EMPLOYMENT LAW : Probationary Periods and Political Footballs
Byline: Greg Cain and Amy Cunningham
Get the feeling it's election year, anyone? The political football that is employment law has been tirelessly booted around Parliament this year, sparking significant media attention.
So far this year, changes that have taken effect include compulsory employer Kiwi Saver contributions, and flexible working. The Government has also introduced legislation to Parliament providing for compulsory rest breaks, and breastfeeding in the workplace. On top of all that, the Government has announced stronger protections for casual and temporary workers, and public servants are to receive an extra week's annual holidays. And the Government has even established a working group which is looking at compulsory redundancy compensation.
A cynic would say that the Government knows it does not have time to get all these proposals through Parliament, even if it can command the necessary support. It might garner a few extra votes in the process of trying, though.
Probationary periods National has largely carped around the edges, and has been very cagey about its own policies. However, recently it has grabbed the headlines by promising to bring in a 90-day voluntary probationary period for new employees. This would apply to businesses with less than 20 employees, and would allow employers to dismiss a new employee within 90 days, without the risk of an unjustified dismissal claim. The detail is unclear at this stage: for instance, whether the policy would affect various other personal grievance claims.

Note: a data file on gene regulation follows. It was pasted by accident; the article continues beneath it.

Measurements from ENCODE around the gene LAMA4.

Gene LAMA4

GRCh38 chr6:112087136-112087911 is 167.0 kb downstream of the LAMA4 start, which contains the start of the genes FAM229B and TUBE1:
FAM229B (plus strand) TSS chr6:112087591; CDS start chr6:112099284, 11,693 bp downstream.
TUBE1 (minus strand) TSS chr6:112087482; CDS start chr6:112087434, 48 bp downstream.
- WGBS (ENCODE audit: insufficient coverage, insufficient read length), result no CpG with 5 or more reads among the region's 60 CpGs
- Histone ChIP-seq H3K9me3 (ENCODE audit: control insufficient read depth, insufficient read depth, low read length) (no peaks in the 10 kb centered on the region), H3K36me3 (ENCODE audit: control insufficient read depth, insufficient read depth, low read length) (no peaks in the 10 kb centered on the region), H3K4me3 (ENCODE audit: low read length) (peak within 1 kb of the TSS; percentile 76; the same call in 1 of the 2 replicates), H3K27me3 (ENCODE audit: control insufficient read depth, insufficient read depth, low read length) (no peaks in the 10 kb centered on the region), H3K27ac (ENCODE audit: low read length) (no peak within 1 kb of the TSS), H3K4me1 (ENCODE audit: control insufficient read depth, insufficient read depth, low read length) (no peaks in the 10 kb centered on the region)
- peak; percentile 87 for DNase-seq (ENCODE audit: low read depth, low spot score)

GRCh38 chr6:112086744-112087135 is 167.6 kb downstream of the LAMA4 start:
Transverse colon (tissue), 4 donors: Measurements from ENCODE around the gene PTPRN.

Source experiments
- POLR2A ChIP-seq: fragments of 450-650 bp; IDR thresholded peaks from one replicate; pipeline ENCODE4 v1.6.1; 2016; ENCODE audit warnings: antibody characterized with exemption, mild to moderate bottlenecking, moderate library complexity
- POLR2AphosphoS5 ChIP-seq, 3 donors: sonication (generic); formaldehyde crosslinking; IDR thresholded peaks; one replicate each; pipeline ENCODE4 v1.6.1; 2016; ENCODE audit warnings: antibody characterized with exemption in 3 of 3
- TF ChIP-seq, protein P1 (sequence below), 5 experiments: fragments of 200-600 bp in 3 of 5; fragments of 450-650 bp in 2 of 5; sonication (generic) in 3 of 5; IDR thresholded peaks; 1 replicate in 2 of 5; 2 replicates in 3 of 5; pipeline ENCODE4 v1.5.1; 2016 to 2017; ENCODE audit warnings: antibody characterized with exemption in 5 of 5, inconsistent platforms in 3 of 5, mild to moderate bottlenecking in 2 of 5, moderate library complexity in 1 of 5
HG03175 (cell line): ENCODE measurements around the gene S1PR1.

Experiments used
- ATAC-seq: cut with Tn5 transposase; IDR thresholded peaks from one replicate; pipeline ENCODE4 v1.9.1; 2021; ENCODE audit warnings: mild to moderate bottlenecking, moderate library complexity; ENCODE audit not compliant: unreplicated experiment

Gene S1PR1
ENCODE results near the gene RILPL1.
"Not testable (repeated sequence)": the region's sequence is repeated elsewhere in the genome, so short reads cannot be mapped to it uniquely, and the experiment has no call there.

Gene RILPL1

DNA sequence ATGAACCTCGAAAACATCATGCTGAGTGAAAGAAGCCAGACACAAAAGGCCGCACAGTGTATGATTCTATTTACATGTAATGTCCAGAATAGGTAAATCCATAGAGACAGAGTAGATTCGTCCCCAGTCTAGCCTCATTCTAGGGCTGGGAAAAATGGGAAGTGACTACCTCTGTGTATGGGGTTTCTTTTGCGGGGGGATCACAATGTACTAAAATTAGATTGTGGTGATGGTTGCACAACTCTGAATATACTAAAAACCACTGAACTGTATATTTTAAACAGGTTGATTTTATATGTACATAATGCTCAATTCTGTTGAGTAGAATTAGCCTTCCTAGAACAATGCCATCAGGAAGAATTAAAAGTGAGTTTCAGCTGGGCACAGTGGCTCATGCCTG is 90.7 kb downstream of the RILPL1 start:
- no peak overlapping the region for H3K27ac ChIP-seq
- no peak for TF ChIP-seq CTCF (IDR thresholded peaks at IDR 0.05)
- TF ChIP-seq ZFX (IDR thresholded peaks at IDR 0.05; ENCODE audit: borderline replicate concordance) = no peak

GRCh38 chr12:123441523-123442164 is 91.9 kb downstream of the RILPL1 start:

Current status of probationary periods Under the current law, employers and employees may agree to an initial probationary or trial period, provided it is recorded in the employment agreement.
However, the employer must still follow a fair disciplinary or dismissal procedure: case law suggests that this is not as extensive as the procedure for a longer serving employee, but a probationary employee must still be warned of their inadequate performance and given a chance to improve. Otherwise, the dismissal risks being unjustified.
Comment on probationary periods National's policy has been bluntly criticised by the Labour party and trade unions. Helen Clark has labelled it as "completely daft", and Trevor Mallard said it is "almost a charter for people to abuse newly appointed, low wage workers". Their argument is that strong rights for workers give security and fairness, and are an essential condition for lifting wages and living standards. With New Zealand currently entering a difficult economic environment, many believe we should be strengthening employee rights and job security rather than eroding them with policies such as this. …